Bookish conversation with author Samantha Wilcoxson.
You can also find me on my blog.
The WWI Christmas truce is a historical phenomena that has sadly begun to fall from general knowledge. Prior to the heavy losses of the Somme and decades of animosity that would result between German and British forces, the unofficial Christmas truce in 1914 demonstrated that few ordinary men were, at that time, interested in killing each other.
I have read several novelized versions of the truce, which really did a better job of painting a picture of what it was like to experience this unique ceasefire and holiday celebration. While I learned a few factual tidbits from this book, I was disappointed in the confusing, disjointed method of narration.
Rather than telling one cohesive story, the author chose to collect short testimonies of the days surrounding Christmas 1914. The lack of organization and inclusion of fictional portrayals of the truce made the narration difficult to follow and frustratingly repetitious.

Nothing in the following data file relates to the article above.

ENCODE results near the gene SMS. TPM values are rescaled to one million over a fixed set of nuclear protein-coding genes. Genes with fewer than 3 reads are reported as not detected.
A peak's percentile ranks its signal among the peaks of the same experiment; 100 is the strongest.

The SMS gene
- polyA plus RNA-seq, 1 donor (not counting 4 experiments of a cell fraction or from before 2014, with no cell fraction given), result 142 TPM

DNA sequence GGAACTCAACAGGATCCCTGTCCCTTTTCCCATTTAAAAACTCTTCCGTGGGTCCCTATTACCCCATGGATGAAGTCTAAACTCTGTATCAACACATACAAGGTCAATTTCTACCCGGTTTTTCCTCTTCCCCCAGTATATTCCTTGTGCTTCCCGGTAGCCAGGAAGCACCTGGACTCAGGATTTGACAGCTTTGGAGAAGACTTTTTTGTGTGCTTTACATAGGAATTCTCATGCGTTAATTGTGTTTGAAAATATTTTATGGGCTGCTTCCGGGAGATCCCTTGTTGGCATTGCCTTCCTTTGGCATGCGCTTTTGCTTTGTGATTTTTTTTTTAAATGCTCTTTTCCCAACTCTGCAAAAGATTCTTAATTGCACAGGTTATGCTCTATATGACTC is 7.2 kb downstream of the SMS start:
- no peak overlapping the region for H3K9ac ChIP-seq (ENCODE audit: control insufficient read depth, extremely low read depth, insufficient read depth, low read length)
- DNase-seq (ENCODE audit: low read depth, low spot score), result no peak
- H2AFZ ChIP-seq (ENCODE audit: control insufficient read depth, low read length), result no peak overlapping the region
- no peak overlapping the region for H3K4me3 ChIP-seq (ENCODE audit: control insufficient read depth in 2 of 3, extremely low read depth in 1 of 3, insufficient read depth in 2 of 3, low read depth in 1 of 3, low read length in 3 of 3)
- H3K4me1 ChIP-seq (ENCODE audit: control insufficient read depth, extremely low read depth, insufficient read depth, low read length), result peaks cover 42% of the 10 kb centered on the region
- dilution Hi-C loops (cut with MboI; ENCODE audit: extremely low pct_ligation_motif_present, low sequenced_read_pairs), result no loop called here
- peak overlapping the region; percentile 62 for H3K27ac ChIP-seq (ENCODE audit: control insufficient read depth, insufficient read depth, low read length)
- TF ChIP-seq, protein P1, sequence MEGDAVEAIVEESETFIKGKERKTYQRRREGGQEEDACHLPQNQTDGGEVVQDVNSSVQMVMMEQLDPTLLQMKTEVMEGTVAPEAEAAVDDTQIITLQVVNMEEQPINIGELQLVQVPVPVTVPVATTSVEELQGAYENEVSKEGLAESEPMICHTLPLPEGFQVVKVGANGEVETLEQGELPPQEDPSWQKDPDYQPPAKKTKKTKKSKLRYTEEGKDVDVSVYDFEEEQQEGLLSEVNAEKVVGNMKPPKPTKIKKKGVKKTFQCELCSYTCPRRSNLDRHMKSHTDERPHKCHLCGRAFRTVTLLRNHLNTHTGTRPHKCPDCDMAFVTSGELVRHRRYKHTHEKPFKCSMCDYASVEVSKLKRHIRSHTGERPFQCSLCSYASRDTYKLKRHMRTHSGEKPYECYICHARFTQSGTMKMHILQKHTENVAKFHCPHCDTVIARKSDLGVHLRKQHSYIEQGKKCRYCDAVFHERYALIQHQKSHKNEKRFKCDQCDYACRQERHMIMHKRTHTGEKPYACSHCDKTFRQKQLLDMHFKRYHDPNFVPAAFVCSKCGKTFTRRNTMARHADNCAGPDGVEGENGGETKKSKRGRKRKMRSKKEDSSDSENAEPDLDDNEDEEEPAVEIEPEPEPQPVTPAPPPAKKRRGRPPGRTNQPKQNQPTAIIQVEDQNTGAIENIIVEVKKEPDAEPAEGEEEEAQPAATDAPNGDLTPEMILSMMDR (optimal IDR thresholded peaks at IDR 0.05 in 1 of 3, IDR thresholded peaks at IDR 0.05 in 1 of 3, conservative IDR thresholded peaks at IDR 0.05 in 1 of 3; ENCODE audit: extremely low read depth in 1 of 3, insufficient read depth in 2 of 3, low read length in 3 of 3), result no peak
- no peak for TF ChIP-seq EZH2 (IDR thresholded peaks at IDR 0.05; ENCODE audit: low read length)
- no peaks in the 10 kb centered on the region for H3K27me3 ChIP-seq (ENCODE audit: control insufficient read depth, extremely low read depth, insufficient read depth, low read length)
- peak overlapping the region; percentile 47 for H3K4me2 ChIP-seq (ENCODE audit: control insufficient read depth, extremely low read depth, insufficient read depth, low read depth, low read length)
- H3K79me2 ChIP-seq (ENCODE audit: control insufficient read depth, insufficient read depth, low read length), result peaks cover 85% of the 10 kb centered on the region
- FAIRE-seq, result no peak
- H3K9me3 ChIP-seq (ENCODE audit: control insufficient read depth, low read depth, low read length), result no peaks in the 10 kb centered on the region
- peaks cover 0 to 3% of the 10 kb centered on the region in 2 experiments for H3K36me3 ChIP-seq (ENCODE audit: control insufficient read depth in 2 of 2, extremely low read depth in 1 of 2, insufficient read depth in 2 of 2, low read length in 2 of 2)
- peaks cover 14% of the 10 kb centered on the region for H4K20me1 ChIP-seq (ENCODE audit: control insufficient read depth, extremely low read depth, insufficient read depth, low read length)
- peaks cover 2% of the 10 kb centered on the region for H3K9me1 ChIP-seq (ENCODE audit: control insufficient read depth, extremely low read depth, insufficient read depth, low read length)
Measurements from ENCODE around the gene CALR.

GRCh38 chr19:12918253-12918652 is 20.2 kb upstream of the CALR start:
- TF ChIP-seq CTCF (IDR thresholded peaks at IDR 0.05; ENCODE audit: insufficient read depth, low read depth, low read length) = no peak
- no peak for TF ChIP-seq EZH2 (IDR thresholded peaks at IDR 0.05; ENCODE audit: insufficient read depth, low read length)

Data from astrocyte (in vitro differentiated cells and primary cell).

The final chapter holds a rambling tangent on how the world may have been different had those involved in the Christmas truce "stuck to their guns" and refused to fight further. Had WWI ended then and there, the author wonders, would the US be a modern world power, would the Holocaust have happened? I don't know, but I thought that this chapter made unusual and unnecessary statements about the supposed future we could have had.
This topic is a valuable one to visit as we sit comfortably in our warm homes next to beautiful Christmas trees. The contrast between my own setting and the men I was reading about struggling in mud and cold was stark, and I enjoyed this reminder that leads to thankfulness during the Christmas season. Unfortunately, I wish this had been better written and organized.
|12/12||page 1||"Peace is harder to make than war."|
|12/13||page 11||"Our enemy thinks of war, and nothing else, whilst we must mix it up with plum puddings."|
|12/13||page 32||"This is not a war. It is the ending of the world."|
|12/13||page 119||"Perhaps a football match, after which both sides went home, might be better as a solution."|